Potential for Male contraceptive pill

06/06/2011 0 Comments |

Researchers believe they are close to developing an oral contraceptive for men that when taken can both inhibit sperm creation, while avoiding infertility through usage.

Scientists at Columbia University’s Medical Center tested a new drug against the retinoic acid receptors (RARs), which are metabolites of vitamin A (deficiency of the dietary vitamin can cause sterility), and found that the low dosages of the chemical caused sterility in the male mice subjects they examined.

Importantly, the researchers found that while it seemed to stop sperm production overall, there were no discernable side effects and fertility was achieved again only shortly after discontinuing application. This is potentially a positive step forward and moves considerably away from previous male contraceptives that were steroid-based. These are largely known for the dangerous reactions patients could experience; ranging from cardiovascular disease, prostate complications and lowered sex drive.

Dr. Debra J. Wolgemuth, senior author of this research, commented on the positive distinction between previous treatments and this new compound. “We have seen no side effects, so far, and our mice have been mating quite happily,” she said. Fellow author and colleague Dr Sanny S. W. Chung noted further positives about the possible treatment.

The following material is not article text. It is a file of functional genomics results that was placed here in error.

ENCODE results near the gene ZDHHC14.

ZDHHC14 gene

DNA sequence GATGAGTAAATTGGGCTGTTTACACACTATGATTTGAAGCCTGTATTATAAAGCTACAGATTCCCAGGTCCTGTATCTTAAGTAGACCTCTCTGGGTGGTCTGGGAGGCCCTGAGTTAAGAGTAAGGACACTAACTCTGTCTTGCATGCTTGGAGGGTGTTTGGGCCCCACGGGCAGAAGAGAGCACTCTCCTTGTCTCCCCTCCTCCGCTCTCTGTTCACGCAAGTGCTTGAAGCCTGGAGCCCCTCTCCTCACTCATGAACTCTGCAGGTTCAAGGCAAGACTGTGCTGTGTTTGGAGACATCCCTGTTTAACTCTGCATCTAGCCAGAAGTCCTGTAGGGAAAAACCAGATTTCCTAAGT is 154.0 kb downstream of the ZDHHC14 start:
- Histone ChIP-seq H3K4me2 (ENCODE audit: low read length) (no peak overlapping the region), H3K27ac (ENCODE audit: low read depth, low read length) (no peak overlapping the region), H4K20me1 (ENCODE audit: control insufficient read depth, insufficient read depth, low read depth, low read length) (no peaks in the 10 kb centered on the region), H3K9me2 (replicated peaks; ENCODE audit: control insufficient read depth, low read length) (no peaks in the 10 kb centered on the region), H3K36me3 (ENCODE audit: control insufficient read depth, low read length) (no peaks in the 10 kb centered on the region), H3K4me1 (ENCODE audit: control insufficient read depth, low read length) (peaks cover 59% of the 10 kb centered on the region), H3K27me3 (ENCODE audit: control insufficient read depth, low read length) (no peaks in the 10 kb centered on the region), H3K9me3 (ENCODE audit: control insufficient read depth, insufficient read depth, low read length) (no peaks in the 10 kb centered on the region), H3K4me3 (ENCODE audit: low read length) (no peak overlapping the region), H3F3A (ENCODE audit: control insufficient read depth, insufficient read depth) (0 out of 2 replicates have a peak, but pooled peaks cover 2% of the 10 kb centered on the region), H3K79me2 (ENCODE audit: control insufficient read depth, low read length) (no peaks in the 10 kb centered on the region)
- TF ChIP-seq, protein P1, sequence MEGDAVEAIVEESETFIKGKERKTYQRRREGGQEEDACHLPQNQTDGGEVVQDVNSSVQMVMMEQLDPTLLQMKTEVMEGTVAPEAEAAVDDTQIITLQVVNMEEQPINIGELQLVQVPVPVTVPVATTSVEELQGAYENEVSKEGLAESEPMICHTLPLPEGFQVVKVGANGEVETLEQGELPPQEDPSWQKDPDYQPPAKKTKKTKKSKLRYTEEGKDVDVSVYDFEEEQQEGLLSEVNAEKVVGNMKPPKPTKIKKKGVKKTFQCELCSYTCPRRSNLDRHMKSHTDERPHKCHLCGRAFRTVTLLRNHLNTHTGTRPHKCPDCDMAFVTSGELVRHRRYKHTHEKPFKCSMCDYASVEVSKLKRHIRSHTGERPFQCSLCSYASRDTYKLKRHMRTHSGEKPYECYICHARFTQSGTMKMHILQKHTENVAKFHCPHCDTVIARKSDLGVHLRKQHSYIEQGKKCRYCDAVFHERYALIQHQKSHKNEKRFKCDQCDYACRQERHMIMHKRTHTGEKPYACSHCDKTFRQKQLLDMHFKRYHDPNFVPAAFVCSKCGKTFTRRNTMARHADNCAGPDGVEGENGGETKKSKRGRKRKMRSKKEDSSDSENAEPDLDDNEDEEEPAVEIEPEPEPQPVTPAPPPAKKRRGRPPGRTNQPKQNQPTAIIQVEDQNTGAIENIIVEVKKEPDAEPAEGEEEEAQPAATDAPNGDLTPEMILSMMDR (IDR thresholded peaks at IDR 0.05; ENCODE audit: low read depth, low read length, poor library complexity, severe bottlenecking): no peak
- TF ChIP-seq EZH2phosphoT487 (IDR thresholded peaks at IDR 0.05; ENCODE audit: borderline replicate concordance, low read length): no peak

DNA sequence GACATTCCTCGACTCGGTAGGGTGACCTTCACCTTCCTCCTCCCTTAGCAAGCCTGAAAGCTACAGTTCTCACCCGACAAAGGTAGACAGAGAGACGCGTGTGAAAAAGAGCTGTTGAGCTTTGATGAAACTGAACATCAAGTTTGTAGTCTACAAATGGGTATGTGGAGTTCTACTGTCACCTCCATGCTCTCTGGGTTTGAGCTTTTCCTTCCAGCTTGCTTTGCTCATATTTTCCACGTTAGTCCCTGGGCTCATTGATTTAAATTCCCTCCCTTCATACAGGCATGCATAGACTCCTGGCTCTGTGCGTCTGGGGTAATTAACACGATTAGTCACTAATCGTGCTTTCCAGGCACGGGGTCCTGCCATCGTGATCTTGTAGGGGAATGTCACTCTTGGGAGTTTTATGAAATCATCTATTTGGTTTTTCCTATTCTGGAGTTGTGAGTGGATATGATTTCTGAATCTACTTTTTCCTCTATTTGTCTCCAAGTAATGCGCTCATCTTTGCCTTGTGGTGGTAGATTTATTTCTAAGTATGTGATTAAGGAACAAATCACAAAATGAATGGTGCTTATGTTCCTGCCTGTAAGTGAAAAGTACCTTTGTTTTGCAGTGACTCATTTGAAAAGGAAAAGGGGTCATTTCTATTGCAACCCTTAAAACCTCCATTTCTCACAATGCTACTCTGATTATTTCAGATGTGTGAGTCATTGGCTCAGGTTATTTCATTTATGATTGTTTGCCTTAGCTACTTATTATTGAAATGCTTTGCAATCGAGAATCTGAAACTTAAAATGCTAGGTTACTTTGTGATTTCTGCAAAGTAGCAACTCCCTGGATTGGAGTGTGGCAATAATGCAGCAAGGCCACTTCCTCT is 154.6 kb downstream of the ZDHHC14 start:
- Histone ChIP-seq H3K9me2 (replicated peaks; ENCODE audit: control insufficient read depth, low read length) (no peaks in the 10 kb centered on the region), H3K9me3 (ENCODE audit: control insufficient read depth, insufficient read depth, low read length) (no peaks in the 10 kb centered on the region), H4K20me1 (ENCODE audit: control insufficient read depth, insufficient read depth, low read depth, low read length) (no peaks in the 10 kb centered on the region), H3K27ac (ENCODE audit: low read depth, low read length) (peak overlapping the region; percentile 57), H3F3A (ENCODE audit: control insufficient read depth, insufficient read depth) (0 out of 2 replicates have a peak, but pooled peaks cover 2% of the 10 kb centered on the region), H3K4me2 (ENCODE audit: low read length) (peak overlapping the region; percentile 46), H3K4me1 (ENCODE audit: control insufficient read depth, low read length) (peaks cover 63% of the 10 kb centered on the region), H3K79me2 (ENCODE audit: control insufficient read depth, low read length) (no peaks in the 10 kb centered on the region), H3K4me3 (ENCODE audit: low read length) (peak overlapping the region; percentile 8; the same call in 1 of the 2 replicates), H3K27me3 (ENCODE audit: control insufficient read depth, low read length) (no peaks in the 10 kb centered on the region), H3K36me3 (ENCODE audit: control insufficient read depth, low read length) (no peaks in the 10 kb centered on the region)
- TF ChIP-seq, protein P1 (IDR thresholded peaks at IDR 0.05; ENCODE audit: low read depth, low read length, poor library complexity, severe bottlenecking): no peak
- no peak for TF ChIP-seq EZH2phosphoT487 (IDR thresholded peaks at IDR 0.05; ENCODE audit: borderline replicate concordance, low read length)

“[The] additional benefit of our compound is that it can be taken orally as a pill, avoiding the [previous] injection process.” said Dr. Chung. “It also appears to have a very rapid effect on sperm production and an even more rapid recovery when fertility is desired.”

While long-term impacts on fertility, from taking the new drug over several years for example, are still to be studied and established; the results offer a possible alternate for men once the safety and effectiveness has been established.

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